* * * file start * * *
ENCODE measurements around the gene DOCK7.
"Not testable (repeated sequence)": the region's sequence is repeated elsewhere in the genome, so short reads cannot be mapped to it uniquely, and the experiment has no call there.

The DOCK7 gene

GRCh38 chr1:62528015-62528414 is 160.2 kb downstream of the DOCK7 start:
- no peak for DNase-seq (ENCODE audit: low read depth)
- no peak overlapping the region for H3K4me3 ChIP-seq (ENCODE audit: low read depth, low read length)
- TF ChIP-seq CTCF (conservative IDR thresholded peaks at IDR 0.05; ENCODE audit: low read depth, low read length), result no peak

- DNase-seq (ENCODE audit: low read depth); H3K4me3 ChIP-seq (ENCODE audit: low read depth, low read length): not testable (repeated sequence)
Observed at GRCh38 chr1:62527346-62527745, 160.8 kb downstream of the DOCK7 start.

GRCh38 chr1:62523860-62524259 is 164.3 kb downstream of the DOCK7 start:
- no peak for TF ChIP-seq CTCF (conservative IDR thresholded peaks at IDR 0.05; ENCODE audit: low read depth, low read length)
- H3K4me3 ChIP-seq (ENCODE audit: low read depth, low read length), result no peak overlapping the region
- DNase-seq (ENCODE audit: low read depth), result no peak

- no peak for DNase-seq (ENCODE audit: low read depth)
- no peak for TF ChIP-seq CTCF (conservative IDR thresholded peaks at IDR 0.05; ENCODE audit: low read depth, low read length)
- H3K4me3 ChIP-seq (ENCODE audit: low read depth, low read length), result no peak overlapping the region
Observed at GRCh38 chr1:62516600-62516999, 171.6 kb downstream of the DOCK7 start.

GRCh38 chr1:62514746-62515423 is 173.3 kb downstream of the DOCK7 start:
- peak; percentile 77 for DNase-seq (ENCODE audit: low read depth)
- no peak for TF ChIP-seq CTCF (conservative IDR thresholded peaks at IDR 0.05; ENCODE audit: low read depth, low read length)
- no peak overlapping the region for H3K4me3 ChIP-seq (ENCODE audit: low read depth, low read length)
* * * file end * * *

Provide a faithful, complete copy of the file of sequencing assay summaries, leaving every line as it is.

ENCODE measurements around the gene DOCK7.
"Not testable (repeated sequence)": the region's sequence is repeated elsewhere in the genome, so short reads cannot be mapped to it uniquely, and the experiment has no call there.

The DOCK7 gene

GRCh38 chr1:62528015-62528414 is 160.2 kb downstream of the DOCK7 start:
- no peak for DNase-seq (ENCODE audit: low read depth)
- no peak overlapping the region for H3K4me3 ChIP-seq (ENCODE audit: low read depth, low read length)
- TF ChIP-seq CTCF (conservative IDR thresholded peaks at IDR 0.05; ENCODE audit: low read depth, low read length), result no peak

- DNase-seq (ENCODE audit: low read depth); H3K4me3 ChIP-seq (ENCODE audit: low read depth, low read length): not testable (repeated sequence)
Observed at GRCh38 chr1:62527346-62527745, 160.8 kb downstream of the DOCK7 start.

GRCh38 chr1:62523860-62524259 is 164.3 kb downstream of the DOCK7 start:
- no peak for TF ChIP-seq CTCF (conservative IDR thresholded peaks at IDR 0.05; ENCODE audit: low read depth, low read length)
- H3K4me3 ChIP-seq (ENCODE audit: low read depth, low read length), result no peak overlapping the region
- DNase-seq (ENCODE audit: low read depth), result no peak

- no peak for DNase-seq (ENCODE audit: low read depth)
- no peak for TF ChIP-seq CTCF (conservative IDR thresholded peaks at IDR 0.05; ENCODE audit: low read depth, low read length)
- H3K4me3 ChIP-seq (ENCODE audit: low read depth, low read length), result no peak overlapping the region
Observed at GRCh38 chr1:62516600-62516999, 171.6 kb downstream of the DOCK7 start.

GRCh38 chr1:62514746-62515423 is 173.3 kb downstream of the DOCK7 start:
- peak; percentile 77 for DNase-seq (ENCODE audit: low read depth)
- no peak for TF ChIP-seq CTCF (conservative IDR thresholded peaks at IDR 0.05; ENCODE audit: low read depth, low read length)
- no peak overlapping the region for H3K4me3 ChIP-seq (ENCODE audit: low read depth, low read length)